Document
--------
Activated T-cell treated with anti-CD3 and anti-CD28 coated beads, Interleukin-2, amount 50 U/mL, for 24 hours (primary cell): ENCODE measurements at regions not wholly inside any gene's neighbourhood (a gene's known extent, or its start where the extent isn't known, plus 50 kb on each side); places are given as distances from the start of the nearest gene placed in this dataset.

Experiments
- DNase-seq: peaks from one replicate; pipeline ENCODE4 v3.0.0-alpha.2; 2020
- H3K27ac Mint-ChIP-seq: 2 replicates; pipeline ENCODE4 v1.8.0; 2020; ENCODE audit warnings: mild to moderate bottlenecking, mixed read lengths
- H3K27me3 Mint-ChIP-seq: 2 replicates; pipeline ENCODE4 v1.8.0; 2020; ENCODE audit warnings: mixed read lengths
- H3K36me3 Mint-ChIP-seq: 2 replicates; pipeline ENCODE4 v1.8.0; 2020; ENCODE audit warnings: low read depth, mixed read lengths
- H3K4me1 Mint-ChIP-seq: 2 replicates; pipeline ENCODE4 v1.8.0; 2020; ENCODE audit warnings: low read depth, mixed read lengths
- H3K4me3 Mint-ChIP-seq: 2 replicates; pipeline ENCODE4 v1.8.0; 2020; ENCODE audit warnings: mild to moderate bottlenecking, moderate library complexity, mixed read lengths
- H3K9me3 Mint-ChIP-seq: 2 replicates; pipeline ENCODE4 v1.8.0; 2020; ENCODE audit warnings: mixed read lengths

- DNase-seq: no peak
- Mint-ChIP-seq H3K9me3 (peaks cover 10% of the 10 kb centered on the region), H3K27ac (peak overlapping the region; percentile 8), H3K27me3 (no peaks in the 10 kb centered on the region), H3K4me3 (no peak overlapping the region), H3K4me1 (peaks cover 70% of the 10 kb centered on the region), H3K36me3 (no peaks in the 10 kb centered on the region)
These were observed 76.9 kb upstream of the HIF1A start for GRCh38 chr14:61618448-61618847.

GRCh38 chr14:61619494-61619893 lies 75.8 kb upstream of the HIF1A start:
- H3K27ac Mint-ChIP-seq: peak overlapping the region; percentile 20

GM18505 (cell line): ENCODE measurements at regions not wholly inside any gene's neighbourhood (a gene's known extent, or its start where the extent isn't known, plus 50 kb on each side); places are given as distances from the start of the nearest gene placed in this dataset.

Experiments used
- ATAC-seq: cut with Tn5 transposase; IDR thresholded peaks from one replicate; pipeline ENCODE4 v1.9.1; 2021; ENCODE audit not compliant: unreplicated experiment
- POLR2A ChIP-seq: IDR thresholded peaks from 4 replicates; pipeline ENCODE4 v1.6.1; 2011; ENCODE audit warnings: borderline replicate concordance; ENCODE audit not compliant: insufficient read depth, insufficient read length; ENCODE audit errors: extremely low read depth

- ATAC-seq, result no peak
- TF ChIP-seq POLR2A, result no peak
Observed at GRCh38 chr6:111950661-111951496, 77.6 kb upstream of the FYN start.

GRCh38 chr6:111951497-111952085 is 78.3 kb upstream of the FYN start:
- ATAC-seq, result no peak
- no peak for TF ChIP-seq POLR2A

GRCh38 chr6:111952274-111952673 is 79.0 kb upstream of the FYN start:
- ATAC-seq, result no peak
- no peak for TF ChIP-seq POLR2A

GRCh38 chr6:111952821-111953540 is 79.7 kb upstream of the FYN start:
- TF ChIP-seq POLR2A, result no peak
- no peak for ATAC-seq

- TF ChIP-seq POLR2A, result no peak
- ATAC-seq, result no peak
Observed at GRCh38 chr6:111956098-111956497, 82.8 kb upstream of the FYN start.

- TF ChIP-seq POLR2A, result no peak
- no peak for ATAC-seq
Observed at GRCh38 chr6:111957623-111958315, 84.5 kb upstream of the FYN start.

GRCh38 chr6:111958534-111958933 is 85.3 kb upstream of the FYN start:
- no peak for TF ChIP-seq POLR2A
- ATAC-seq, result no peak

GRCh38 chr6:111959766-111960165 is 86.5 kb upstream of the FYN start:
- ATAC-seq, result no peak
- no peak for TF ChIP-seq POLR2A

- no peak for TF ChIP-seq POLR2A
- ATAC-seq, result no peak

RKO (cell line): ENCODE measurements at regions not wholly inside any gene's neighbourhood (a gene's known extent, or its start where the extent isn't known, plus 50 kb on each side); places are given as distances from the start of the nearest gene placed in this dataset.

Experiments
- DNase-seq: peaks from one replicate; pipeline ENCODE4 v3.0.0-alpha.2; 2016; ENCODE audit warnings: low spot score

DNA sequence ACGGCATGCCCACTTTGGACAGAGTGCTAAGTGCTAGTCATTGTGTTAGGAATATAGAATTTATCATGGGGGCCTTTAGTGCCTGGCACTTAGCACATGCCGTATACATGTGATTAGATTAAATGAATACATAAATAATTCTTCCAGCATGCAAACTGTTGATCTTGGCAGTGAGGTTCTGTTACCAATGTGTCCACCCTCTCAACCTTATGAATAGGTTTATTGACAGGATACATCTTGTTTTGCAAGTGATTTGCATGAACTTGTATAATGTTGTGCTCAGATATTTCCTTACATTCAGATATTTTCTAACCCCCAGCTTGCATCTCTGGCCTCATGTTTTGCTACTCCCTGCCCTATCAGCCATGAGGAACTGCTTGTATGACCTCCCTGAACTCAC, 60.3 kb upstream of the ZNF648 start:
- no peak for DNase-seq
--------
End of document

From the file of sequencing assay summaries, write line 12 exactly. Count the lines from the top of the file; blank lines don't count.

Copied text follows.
These were observed 76.9 kb upstream of the HIF1A start for GRCh38 chr14:61618448-61618847.